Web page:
However, much of this is planned, because The Path deliberately confuses, obstructs, disorients, and mystifies. Though it may resemble an adventure game, items collected are never used, but rather shed light on each Red’s personality, which is both the backbone of the game and completely optional. Even the scoring screen generated at the end of each chapter is done tongue-in-cheek.
Like Modern Art, The Path defies interpretation. I would interpret the 6 Reds as being the past selves of the grandmother (who is apparently on her death bed) remembering her life, dreaming of one last adventure, while making peace with the past. Another person would interpret the 6 Reds as being real individuals with everything else being a metaphorical symbol of their coming of age and/or enduring personal tragedies. These are only two of many possible interpretations.
Would that I had only found The Path prior to giving my presentation! Here is a game that bears much of the earmarks of Fine Art while simultaneously being so well done that I could not accuse it of being pretentious trash. I probably could have focused completely on it for my 12 minute presentation and have met the mutual satisfaction of myself and the Fine Arts class. Oh well, that’s retrospect for you.
Being a full-time college/university student for a little over 4 years now, I really learned to pinch my pennies. That shiny $60 game released today may well be worth $20 a few months from now if you’re willing to wait it out. Instant gratification is all well and good… but there’s something to be said for frugality.
My current favorite of the lot: Mechanarium. Sure, completable in one evening, but a real feast for the senses and with puzzles that are just right in terms of difficulty.
Indeed, between Direct2Drive’s “21 days of Christmas” sale and Steam’s Holiday sale, it has been a very good month to be a frugal gamer. I suspect I can blame the recession for a lot of this – with everyone’s wallets being a bit tighter, purveyors of fine digital entertainment have been forced to make compromises. Some of the more interesting deals I picked up:
- Genre-rocking immersive behemoth Grand Theft Auto IV for $7.50 (75% off).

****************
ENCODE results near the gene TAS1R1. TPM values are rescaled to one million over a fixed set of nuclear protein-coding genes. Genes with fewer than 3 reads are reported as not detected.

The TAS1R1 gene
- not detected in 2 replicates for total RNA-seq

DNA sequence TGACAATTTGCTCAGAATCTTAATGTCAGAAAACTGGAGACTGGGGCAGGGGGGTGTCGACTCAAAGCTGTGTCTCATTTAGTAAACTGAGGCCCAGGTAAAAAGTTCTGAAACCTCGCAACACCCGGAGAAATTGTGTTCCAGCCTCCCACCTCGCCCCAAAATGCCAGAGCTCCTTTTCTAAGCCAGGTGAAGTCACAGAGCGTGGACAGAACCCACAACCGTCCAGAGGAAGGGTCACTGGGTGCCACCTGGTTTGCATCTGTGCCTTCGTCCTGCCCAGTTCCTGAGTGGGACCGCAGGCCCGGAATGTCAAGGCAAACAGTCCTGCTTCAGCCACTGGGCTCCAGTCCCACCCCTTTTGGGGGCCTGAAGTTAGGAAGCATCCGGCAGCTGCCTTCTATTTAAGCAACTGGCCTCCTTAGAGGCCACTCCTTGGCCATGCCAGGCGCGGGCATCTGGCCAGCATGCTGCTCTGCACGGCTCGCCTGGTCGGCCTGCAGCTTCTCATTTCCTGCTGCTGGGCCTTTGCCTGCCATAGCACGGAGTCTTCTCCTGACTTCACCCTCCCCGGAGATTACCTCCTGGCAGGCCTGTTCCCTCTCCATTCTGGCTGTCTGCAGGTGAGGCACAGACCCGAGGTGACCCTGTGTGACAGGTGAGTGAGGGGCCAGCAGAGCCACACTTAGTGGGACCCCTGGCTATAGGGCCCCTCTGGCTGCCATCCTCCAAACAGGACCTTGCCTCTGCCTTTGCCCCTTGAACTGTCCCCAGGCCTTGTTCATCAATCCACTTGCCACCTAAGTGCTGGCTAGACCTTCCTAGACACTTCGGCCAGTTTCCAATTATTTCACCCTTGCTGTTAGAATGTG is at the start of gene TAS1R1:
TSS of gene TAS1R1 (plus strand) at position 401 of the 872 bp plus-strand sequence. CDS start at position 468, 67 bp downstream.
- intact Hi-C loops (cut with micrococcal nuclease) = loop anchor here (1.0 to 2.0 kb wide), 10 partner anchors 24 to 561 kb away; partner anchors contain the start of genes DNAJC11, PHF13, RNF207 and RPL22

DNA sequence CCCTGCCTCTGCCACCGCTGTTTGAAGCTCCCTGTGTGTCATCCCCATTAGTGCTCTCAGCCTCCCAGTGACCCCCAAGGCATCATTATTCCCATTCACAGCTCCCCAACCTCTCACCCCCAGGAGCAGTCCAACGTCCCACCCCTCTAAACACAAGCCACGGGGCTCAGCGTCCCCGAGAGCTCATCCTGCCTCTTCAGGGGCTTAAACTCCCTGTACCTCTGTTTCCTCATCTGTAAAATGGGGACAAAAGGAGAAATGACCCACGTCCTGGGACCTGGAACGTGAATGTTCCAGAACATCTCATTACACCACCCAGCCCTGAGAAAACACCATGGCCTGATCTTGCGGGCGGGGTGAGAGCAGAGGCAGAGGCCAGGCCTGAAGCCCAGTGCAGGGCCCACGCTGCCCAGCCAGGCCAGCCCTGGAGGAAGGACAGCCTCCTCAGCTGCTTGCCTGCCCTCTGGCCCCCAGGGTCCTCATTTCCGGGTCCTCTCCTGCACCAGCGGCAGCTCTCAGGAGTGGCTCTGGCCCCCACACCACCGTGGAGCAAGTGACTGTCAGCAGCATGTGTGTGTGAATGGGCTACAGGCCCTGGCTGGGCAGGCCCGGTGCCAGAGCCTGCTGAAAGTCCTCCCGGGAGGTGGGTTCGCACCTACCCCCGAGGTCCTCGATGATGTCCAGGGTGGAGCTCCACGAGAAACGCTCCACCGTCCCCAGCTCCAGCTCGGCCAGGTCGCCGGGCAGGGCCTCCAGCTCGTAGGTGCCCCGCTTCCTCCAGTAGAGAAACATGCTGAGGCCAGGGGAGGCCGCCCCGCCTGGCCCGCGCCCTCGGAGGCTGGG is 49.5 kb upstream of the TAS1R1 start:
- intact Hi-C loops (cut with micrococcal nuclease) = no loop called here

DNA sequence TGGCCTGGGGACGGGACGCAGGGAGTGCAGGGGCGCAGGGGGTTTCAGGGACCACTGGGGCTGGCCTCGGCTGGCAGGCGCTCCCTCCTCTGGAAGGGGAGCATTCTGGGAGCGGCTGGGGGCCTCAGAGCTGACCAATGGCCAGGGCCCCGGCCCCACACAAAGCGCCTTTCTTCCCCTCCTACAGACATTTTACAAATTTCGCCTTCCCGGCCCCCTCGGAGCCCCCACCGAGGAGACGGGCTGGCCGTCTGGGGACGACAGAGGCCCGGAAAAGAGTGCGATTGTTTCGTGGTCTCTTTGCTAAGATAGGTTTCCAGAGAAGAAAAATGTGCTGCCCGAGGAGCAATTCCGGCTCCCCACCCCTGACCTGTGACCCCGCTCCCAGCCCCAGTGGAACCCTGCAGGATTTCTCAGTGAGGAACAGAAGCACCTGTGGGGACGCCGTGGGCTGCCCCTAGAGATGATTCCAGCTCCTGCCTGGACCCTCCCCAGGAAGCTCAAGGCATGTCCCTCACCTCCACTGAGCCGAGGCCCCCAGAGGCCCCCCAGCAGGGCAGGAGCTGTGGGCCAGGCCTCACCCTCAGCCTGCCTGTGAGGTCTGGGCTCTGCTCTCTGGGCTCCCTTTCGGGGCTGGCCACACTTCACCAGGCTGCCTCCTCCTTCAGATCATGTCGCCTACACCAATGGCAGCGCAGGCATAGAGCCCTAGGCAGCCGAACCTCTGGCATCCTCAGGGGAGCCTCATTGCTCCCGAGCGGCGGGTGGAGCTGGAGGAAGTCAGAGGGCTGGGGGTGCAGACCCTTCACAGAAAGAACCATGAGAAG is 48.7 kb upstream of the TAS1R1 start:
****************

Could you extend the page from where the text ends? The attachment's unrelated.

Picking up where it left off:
- Quality medieval games Drakensang and Mount and Blade for $5.00 apiece. (Over 80% off,)
- Excellent indy games Audiosurf and Braid for $5 each. (75-80% off).
- Innovative if forgettable genre breaker Mirror’s Edge for $5.00 (75% off).
- Indy city builder/RPG hybrid Hinterland: Orc Lords $6.50 (75% off).
- A city builder RTS with RPG undertones, Majesty 2: The Fantasy Kingdom Sim for $7.50. (75% off)
- Turn-based strategy RPG hybrid King’s Bounty: Armored Princess for $9.99 (75% off).
In addition to the “wow” deals above, I also pulled some pretty decent 50% off deals such as:
- Quite good indy-made Mechanarium and Torchlight for $10 apiece.
- Behemoths of yesteryear, Prototype and Command And Conquer Red Alert 3 (including Uprising expansion) for $20 apiece.
- Quality indy adventure games of Samorost 2 and a package of Zombie Cow adventure games (“Ben There, Dan That!” and “Time, Gentlemen, Please!”) for $2.50 apiece.
This is to say nothing for the gifts I received this year, including the complete Lucasarts adventure pack, Red Faction: Guerrilla, Borderlands Zombie Island DLC, and Left4Dead 2.
Overall, my gaming cup runneth over once again. Through, like many aspiring game designers, most of these games won’t get more than a few hours of play from me, it seems I’ve now a goodly amount of research materials.
In some ways, I’m a pretty experienced BYOND programmer. In other ways, as is made clear from time to time, I’m an incredible newbie.
After wracking my brains to produce something simple since Wednesday, I’ve decided that my trouble is actually this: I’ve been trying to experiment within the confines of BYOND and a text document. Why is that trouble? Because it’s an incredibly inefficient method that ultimately serves only to sap one’s motivation and kill the project.
While you can just dabble with BYOND and see what you come up with, and maybe be pleasantly surprised with the result, it’s better to look at programming as just explaining what you want to the computer. The reason why having a completed design first is necessary is because if you don’t know what you really want, you won’t know what you’re explaining to the computer.
As common knowledge would indicate, failure to update this blog regularly would result in the world stopping spinning, causing the Earth to heat disproportionately and bring about the end times.
Thus, out of the great responsibilities this brings to me, I am creating a blog entry about my easiest of topics: what I’ve been up to since the last blog entry.